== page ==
The Hatsan H-1911 looks like more gun than it is, a bit confusing but also satisfying if you like authentic details in an entry-level CO2 powered pellet pistol that looks like a hard chromed Government Model 1911.
After the initial first look at this 1911-style pellet-firing air pistol, the big question has been “Why?” It all comes down to how it fires 4.5mm pellets. There were only two ways to fire pellets from a semi-auto style air pistol. The first was using an 8-shot rotary magazine, as originated by Walther and Umarex over 20 years ago with the first CP-88, a non-blowback action semi-auto introduced in 1996. It was, and remains, one of the most authentic looking CO2 air pistols on the market.
Semi-auto style CO2 pellet pistols go all the way back to 1996 when Walther and Umarex introduced the CP-88 and its cast alloy 8-shot rotary magazines. Internally, the gun operated like a revolver rotating the magazine like a cylinder to bring each pellet into line with the barrel. This is still one of the best and most accurate semi-auto style pellet pistols on the market after more than two decades.
It was followed by the equally authentic looking Beretta 92 FS pellet-firing model in 2000. Both are still manufactured today and have yet to be surpassed, even by Walther and Umarex. They are non-blowback action by virtue of the firing mechanism; internally they function like revolvers with the action rotating the magazine for each shot. The slide release is used to open the action (by allowing the slide to move forward and expose the breech), and a new rotary magazine to be inserted. The second design, also by Umarex, is the reversible stick magazine that loads into the pistol grip. It holds a total of 16 pellets using an 8-shot rotary magazine on either end. It was introduced with the Beretta PX4 Storm in 2007 and the magazine design is used today on a number of pellet-firing semi-autos, including the new Sig Sauer P226 and P250 ASP.read more
Shot Show Preview: A first look at Hatsan’s new 1911-A1 Model Part 1
A different “spin” on loading
By Denis Adler
The new 2018 Hatsan H-1911 is a mixed bag, it looks like it is going to be another fairly accurate-looking M1911 CO2 pistol, but it doesn’t quite deliver what you’re expecting. The front and rear sights are early 1911-A1 style, as is the hammer, but the grips are modern G-10 style.
As a gun writer I have looked forward to the annual Shot Show for over 20 years, it isthe firearms industry’s own international forum for introducing new models, not to the public, but to the industry itself and its retailers. The only way the general public finds out what is new at the Shot Show is through media outlets (internet and print media) following the show, which runs this January 23rd to the 26th at the Sands Expo Center in Las Vegas. However, once in awhile we get a preview of what is going to be introduced, and today we get a look at the new Hatsan H-1911.read more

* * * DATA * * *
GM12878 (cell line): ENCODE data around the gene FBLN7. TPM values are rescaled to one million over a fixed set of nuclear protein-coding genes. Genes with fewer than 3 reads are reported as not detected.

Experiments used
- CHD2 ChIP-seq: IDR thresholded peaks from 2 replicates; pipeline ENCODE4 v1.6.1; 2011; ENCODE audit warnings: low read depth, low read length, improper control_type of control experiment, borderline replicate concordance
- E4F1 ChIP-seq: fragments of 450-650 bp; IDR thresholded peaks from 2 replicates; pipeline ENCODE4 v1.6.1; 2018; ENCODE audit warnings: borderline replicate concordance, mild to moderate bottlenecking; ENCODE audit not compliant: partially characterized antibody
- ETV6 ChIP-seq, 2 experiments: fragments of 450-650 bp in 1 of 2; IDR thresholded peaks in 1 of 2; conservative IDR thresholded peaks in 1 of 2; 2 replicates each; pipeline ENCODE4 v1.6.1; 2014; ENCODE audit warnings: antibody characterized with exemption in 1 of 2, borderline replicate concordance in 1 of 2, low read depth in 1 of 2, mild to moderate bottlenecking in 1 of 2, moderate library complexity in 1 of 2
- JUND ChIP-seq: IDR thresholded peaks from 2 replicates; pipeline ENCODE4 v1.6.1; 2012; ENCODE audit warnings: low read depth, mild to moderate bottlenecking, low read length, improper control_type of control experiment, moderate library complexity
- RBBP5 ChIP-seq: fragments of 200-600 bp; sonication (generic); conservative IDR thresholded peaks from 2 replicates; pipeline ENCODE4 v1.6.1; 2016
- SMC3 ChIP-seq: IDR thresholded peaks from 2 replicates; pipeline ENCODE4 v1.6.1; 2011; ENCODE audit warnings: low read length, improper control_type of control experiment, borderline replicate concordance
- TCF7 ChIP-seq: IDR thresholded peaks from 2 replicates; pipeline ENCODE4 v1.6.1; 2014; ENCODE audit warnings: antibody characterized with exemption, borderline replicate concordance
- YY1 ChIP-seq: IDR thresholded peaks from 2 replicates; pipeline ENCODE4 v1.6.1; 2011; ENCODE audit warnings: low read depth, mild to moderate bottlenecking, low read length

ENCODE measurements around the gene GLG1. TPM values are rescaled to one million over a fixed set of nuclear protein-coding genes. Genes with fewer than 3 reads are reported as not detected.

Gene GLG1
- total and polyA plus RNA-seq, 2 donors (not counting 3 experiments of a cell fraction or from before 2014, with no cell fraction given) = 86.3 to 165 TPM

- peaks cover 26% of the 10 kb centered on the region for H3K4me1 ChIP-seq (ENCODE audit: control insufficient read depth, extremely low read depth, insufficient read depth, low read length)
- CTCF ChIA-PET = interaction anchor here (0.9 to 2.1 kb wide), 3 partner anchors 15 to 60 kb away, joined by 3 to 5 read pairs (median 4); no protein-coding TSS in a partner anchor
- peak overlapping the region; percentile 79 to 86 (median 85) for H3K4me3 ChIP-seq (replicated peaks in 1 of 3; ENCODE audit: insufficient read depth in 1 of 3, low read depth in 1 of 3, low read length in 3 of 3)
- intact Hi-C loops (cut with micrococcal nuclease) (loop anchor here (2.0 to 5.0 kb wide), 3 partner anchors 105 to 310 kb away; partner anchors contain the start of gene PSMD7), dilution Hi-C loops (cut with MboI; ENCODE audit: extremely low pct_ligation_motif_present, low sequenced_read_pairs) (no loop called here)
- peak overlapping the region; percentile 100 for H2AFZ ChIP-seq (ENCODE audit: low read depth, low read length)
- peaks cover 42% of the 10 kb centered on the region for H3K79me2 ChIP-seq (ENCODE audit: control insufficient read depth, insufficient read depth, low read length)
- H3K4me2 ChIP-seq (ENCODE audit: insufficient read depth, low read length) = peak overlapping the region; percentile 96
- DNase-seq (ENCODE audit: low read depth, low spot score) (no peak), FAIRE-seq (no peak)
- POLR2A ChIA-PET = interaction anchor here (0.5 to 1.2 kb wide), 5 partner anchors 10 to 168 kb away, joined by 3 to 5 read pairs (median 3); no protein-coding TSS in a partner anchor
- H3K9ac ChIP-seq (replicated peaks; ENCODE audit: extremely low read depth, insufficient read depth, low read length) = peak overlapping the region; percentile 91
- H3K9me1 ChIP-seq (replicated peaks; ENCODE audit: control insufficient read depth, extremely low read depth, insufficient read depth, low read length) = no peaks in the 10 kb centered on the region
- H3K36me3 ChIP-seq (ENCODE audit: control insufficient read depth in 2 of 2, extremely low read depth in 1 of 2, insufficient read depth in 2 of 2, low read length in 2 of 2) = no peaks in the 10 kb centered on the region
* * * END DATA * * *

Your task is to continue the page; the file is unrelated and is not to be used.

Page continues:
Dynamic but not a duo, the Umarex S&W 327 TRR8 (bottom) is a larger CO2 handgun and mounts the Walther Night Force tactical light and red laser a little better than the Dan Wesson Model 715. The DW on the other hand has better balance and handling overall. And no that is not a nickel finished model of the DW, the high polish blued smoothbore has such a highly reflective finish that under some light it appears to be nickel.
When you talk about a level playing field you also need to have two relatively equal competitors, and that we have with the ASG Dan Wesson Model 715 4-inch BB model and the Umarex S&W Model 327 TRR8 BB cartridge firing rail equipped revolver. Rail guns are nearly always semi-autos and the list is endless from 1911s to Glocks, Sigs, Walthers and so on. When it comes to revolvers the choices are more limited. Among the handful of centerfire wheelguns are the aforementioned Smith & Wesson Performance Center M&P R8, S&W Thunder Ranch and the 327 TRR8, the Chiappa Rhino 40SAR, 50SAR and 50DS, 60DS, and 60SAR models, the biggest selection of rail gun revolvers available, last, the Taurus Judge rail model, and the massive German Korth Super Sport .357 Magnum. What’s not mentioned here is a Dan Wesson model because they don’t make one, at least not in .357 Magnum. But when it comes to air pistols, Dan Wesson, via ASG, does have a rail gun and it is a near perfect match up for the only other BB cartridge firing rail revolver, the Umarex S&W TRR8. Both are, of course, smoothbore guns (but you can shoot lead or alloy pellet cartridges with them if you want), and both have excellent triggers, and sights. The big advantage seems to lean toward the S&W CO2 model because it has excellent green fiber optic sights and a longer 6.25-inch (external length) barrel vs. the ASG Dan Wesson’s 4-inch (external length) shrouded barrel. Internally, the smoothbores measure 3.5 inches for the DW and 5.44 inches for the S&W with a 0.81 inch recess from the muzzle. That gives the S&W almost a two inch advantage. Still, the Dan Wesson smoothbore has delivered some very tight 0.875 inch groups at 21 feet.read more